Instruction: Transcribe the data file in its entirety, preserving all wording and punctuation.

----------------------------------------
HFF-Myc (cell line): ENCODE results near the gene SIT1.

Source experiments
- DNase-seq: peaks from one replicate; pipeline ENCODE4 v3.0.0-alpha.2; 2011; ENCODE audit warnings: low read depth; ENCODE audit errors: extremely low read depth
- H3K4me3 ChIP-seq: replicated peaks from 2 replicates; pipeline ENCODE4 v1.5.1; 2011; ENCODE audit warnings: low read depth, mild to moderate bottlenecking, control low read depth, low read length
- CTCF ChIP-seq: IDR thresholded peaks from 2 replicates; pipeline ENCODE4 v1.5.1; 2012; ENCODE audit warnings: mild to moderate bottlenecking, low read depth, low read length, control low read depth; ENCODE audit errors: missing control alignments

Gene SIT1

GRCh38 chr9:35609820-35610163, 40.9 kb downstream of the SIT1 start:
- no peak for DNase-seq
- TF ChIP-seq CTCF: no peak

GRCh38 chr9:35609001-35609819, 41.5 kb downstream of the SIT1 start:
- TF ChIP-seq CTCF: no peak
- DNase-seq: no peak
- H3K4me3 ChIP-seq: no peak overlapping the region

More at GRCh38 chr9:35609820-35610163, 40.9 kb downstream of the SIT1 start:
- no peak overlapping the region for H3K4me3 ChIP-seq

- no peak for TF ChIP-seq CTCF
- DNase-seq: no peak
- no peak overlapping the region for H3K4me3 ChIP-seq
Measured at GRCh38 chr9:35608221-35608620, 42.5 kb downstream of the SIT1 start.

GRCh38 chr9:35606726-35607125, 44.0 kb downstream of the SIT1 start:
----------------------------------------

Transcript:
HFF-Myc (cell line): ENCODE results near the gene SIT1.

Source experiments
- DNase-seq: peaks from one replicate; pipeline ENCODE4 v3.0.0-alpha.2; 2011; ENCODE audit warnings: low read depth; ENCODE audit errors: extremely low read depth
- H3K4me3 ChIP-seq: replicated peaks from 2 replicates; pipeline ENCODE4 v1.5.1; 2011; ENCODE audit warnings: low read depth, mild to moderate bottlenecking, control low read depth, low read length
- CTCF ChIP-seq: IDR thresholded peaks from 2 replicates; pipeline ENCODE4 v1.5.1; 2012; ENCODE audit warnings: mild to moderate bottlenecking, low read depth, low read length, control low read depth; ENCODE audit errors: missing control alignments

Gene SIT1

GRCh38 chr9:35609820-35610163, 40.9 kb downstream of the SIT1 start:
- no peak for DNase-seq
- TF ChIP-seq CTCF: no peak

GRCh38 chr9:35609001-35609819, 41.5 kb downstream of the SIT1 start:
- TF ChIP-seq CTCF: no peak
- DNase-seq: no peak
- H3K4me3 ChIP-seq: no peak overlapping the region

More at GRCh38 chr9:35609820-35610163, 40.9 kb downstream of the SIT1 start:
- no peak overlapping the region for H3K4me3 ChIP-seq

- no peak for TF ChIP-seq CTCF
- DNase-seq: no peak
- no peak overlapping the region for H3K4me3 ChIP-seq
Measured at GRCh38 chr9:35608221-35608620, 42.5 kb downstream of the SIT1 start.

GRCh38 chr9:35606726-35607125, 44.0 kb downstream of the SIT1 start: